Japanese Eel : It is not “Kabayaki” swimming in the river.

River Fish

There’s a saying that Japanese children, when hearing the word “fish,” would picture not a swimming form but a sliced fillet. This phrase mocks the reality of children who have only ever seen fish on their dinner plates. I used to think to myself, “That might be true, what a shame.”

However, this was not just an issue concerning others. Indeed, in the case of the Japanese eel, Unagi, I never actually encountered one in nature until I was an adult. In other words, for me, Unagi was solely associated with the delicious grilled dish known as Kabayaki.

So, what kind of fish is the Japanese eel? Eels belong to the order Anguilliformes and the family Anguillidae, with the scientific name “Anguilla japonica.” As many people imagine, this fish has a long, slender body with a dark brown to black color. Adult eels are typically around 40cm to 1m in size and have a slippery body. Unlike ordinary fish, eels can move backward and easily escape from containers.

Anguilla japonica is mainly found in East Asia, particularly in rivers in Japan, China, and Taiwan. In Japan, they are especially famous as a luxurious ingredient for grilled eel dishes. In terms of habitat, eels are not very selective about their living environment. They are common in lower river sections and floodplains but are also found in a wide range of habitats from brackish waters to mountain streams. They even inhabit rivers like drainage ditches in Tokyo.

However, encountering eels is not easy. In fact, this fish is classified as ‘Near Threatened’ on the Japanese Red List. This means that while they can be found almost everywhere, their density is low. The best chance to encounter eels is through fishing. Being nocturnal creatures, the best time to catch them is from evening to night. Common fishing methods for eels involve using bait like worms, frogs, or smaller fish.

Eels are migratory fish that grow in rivers and spawn in the sea. It is said that they originated from deep-sea fish, and their spawning grounds are located in the deep sea near the Mariana Trench, over 2,500km south of Japan. Therefore, many details about their spawning ecology and the ecology of newly hatched larvae remain unknown. Breeding eels from eggs to adults is challenging, and current aquaculture practices rely on using natural juvenile eels.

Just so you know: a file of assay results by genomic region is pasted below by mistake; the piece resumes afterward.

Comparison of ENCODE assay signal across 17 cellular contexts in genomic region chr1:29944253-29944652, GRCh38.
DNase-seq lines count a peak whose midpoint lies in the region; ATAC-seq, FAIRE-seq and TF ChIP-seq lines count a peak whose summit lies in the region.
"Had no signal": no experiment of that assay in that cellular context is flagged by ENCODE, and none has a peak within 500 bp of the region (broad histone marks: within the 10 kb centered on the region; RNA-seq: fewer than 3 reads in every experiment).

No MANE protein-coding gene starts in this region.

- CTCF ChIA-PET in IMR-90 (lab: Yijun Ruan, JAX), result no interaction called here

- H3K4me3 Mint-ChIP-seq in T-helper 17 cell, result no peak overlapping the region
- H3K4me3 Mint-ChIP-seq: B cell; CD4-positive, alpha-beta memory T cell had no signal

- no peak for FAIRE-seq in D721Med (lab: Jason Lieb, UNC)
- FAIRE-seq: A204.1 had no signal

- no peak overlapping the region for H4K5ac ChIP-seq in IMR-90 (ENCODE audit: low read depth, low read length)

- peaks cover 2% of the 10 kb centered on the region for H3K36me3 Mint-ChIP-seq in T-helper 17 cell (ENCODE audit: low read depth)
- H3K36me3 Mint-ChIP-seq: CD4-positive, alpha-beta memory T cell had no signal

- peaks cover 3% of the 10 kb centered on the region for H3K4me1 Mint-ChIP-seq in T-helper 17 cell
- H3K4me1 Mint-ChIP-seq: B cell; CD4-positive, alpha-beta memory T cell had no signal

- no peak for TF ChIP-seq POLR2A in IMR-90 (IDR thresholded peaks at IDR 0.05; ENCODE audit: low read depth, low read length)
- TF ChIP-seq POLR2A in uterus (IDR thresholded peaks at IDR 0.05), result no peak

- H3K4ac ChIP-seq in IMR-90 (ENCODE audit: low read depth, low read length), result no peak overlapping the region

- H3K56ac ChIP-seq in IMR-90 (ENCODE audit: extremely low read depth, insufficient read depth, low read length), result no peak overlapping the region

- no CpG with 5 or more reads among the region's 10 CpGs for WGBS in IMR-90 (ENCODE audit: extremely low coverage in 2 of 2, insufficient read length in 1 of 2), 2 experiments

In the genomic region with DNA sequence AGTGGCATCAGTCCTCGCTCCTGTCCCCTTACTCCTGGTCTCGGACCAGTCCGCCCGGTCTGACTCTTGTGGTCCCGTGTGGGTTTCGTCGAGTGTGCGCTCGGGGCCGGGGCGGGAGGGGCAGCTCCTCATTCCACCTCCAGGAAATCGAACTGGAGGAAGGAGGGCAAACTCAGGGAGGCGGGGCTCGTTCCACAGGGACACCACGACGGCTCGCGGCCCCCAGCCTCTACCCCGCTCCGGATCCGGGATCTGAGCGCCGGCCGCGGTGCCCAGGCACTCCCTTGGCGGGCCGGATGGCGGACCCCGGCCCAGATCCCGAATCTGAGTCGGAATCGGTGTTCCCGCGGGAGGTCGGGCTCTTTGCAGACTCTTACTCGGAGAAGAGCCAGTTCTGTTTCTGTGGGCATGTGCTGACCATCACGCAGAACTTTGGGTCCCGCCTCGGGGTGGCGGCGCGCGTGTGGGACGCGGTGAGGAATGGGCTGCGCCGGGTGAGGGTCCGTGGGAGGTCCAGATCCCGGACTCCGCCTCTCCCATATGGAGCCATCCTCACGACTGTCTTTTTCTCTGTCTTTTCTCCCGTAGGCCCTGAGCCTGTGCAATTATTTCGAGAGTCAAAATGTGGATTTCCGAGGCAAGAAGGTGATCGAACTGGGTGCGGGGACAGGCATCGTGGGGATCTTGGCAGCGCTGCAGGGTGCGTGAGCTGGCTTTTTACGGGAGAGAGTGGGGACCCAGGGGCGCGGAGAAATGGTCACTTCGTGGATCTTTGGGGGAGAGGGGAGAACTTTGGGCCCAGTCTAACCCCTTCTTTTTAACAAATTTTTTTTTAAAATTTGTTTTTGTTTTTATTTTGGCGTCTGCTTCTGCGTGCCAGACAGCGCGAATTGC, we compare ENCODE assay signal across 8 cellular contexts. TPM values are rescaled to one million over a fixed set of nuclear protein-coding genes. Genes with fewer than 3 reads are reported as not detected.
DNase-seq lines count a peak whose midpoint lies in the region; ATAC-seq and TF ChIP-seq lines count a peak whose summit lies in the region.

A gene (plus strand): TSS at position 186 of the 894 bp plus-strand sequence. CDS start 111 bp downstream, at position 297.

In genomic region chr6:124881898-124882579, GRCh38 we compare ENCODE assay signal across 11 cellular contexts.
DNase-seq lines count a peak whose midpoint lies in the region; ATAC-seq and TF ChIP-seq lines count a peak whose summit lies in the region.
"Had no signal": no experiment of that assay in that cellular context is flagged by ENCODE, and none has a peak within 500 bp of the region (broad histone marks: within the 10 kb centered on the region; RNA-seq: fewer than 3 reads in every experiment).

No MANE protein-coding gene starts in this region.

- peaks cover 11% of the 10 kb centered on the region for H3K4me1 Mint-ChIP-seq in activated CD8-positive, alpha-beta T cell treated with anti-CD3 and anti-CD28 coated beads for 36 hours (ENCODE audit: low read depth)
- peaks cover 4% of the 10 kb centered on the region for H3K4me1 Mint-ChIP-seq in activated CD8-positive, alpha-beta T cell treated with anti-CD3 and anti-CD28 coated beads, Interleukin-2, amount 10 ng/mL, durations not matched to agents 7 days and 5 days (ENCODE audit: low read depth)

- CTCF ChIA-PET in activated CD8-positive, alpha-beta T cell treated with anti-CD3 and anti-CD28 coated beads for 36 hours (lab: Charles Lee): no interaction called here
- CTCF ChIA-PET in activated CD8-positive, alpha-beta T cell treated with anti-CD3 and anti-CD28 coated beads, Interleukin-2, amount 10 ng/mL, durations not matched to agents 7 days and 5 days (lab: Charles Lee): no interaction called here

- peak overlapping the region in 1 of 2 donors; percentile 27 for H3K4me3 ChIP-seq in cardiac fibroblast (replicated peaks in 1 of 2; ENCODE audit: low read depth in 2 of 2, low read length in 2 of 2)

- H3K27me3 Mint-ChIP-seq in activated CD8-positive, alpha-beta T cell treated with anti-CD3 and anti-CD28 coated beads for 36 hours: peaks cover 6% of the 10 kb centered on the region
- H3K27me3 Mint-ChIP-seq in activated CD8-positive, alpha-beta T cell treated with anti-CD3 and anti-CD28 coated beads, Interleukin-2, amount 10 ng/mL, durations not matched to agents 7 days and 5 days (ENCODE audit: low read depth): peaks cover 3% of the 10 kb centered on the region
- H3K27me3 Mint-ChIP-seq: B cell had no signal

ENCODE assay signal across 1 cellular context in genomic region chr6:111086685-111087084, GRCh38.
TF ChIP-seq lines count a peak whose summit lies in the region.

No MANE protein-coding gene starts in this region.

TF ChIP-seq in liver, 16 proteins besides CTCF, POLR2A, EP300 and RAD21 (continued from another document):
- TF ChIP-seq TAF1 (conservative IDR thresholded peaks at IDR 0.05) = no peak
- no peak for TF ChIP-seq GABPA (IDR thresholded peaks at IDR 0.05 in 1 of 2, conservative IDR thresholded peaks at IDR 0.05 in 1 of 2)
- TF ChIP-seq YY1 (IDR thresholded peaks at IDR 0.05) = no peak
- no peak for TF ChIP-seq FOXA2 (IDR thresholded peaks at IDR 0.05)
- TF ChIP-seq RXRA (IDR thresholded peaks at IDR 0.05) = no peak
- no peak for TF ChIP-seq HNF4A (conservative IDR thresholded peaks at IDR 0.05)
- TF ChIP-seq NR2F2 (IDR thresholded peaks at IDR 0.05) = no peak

After being born in the deep sea, during their marine life phase, eels have a transparent, flat, leaf-like body. This shape is believed to be advantageous for drifting with ocean currents. Their upstream migration to rivers also occurs with the rising tide. Once in rivers, they transform into juveniles, retaining a nearly transparent color for a while. As they grow, the eels eventually return to the sea. Thus, the life cycle of eels reflects the connection between rivers and the sea.

I can even catch eels in the river near my neighborhood. When I show the caught eels to the local people, they are always surprised. They never imagined that eels, a luxury ingredient, could be found in our small, local river. This has sparked a greater interest in the river among many people. Eels act like a bridge connecting people and the environment.

The reason why children may not know what fish look like could be because they don’t have the means to see them on their own. As they grow, they encounter various things and satisfy their curiosity. Therefore, if you only know eels as a grilled delicacy, this presents a great opportunity to satisfy your curiosity. When you visit Japan, I highly recommend experiencing this. We might be living in an era where we are detached from nature and only know fish as a food item, but this situation can be an opportunity to reconnect with nature and make new discoveries.